We used to actually be much more in the “draw the interface” space, basically Views that draw what they have to display. Widgets were added later on for standard interactive elements such as text boxes and sliders etc.
And there was a clear distinction, in that for most applications, the dynamic content (document) would be drawn dynamically using a custom view, whereas ancillary/auxiliary information (inspectors etc.) would be fixed layouts of widgets, which might be dynamically enabled or disabled.
But the whole structure of the UI was largely fixed (dynamic content inside the views + widgets in static layouts).
Although there was a bit of a trend towards widgets, that trend really took off with the Web and the iPhone.
With the iPhone, the content both got more dynamic, partly due to latency hiding with animations, partly due to the small screen making it necessary to hide unused UI, rather than juts disable it, and at the same time our tooling got more static, with UIViews that have dynamic content discouraged and preference given to static layers that are moved in and out and around.
With the DOM, you really don’t have many options except to change the structure if you want dynamic content (Canvas notwithstanding).
So we’ve been moving more and more towards a situation where even purely informational applications display their information via these static/rigid widget sets, at the same time that they information got more dynamic.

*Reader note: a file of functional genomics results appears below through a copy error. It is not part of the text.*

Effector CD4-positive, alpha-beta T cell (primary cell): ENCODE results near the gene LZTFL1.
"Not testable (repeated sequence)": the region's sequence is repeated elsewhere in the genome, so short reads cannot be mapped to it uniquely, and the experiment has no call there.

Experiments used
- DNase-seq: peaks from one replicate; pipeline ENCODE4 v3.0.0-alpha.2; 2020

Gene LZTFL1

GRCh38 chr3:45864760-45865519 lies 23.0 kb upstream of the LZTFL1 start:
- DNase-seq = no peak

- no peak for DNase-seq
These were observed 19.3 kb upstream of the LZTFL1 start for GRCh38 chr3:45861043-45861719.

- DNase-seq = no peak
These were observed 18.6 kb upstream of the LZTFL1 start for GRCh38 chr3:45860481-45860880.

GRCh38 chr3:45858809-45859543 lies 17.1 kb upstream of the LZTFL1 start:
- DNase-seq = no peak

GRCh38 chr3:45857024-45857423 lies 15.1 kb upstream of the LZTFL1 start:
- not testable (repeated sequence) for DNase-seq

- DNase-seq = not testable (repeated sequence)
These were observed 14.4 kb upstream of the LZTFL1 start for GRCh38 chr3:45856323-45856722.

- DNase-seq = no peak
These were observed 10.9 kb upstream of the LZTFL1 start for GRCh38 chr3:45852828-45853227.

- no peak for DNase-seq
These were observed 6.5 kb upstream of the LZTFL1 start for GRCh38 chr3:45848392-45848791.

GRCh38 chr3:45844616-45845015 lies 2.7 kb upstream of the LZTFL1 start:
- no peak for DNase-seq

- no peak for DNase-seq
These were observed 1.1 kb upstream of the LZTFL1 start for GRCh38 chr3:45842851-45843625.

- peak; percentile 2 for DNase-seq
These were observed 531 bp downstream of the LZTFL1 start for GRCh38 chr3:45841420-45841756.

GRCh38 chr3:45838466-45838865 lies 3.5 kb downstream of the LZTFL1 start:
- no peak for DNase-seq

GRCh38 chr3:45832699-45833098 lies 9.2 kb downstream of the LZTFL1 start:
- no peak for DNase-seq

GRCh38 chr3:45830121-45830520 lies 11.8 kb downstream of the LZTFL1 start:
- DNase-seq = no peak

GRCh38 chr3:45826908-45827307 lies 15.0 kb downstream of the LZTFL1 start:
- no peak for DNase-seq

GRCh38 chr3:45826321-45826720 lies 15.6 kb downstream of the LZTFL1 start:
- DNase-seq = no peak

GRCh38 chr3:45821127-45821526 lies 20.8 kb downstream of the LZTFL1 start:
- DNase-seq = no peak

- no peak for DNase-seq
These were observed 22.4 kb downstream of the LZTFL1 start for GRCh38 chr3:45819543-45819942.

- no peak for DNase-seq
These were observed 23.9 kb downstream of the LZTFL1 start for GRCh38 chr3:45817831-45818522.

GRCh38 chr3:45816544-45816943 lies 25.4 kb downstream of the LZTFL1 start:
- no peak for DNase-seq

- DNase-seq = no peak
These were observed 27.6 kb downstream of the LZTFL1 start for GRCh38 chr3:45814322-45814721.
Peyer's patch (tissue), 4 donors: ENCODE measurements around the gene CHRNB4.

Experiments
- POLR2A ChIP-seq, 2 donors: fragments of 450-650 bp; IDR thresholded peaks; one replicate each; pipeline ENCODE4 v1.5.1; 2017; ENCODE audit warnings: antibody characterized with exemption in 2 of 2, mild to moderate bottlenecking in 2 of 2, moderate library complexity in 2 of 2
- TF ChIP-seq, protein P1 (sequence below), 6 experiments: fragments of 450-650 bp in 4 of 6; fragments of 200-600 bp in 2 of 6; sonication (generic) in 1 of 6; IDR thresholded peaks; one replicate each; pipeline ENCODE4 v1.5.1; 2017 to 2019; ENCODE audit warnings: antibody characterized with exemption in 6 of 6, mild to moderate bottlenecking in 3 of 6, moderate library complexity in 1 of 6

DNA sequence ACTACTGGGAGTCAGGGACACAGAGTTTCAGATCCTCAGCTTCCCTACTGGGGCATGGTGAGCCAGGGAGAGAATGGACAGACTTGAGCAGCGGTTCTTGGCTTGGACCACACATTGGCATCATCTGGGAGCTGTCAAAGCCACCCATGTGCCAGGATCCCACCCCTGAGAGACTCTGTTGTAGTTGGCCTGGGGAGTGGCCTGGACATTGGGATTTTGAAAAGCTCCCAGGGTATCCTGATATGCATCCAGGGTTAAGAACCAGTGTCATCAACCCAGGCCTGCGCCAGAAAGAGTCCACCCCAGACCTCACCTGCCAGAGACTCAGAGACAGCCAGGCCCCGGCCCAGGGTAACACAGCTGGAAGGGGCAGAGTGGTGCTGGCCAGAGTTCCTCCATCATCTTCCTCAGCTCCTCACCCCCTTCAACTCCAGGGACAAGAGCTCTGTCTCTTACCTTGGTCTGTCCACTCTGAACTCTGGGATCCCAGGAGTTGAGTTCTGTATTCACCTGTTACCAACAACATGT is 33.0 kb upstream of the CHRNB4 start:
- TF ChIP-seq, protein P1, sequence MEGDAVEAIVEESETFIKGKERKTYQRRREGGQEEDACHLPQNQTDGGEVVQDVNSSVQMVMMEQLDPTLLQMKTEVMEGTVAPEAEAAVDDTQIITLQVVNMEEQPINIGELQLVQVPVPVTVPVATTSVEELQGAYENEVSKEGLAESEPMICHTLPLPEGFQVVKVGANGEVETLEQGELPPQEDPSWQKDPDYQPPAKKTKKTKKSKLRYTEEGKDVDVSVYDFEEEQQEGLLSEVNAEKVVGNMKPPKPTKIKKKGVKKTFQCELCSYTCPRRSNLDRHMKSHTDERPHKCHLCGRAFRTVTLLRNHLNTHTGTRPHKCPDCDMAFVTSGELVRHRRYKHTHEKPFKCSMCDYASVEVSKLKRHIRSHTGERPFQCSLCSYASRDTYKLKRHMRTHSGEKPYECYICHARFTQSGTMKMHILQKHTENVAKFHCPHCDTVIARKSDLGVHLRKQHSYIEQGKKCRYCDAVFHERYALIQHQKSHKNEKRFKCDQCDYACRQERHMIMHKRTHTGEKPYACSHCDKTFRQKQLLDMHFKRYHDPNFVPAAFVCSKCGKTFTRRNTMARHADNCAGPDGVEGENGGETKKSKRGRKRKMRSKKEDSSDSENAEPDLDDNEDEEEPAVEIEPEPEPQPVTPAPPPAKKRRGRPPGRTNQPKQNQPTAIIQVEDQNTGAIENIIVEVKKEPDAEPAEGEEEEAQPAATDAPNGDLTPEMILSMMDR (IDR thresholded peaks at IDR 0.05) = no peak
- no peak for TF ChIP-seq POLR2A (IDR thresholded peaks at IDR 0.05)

2. Drawing first (tooling)
We didn’t just have Flash, we also had Interface Builder. which didn’t quite have a general canvas, but also very much the workflow of creating the visuals first and then creating structure from that.
The problem with those tools is that they produce horrible programs. I will go into more detail in a post I am currently writing on “What happened to MVC?“, but the gist is that to get a reasonably structured application, you really, really need to focus on the model. In almost every codebase I’ve seen recently. people started with the screens (Product Mgt. talks to design, design creates the screens and throws them over to engineering), and so they have at best an anemic model. And so all the coordination and in the end the application goes somewhere in/above the view layer (iOS: the ViewControllers or something else that’s just as horrible). And so you get an intertwined, unstructured, untestable, unmaintainable mess. Always.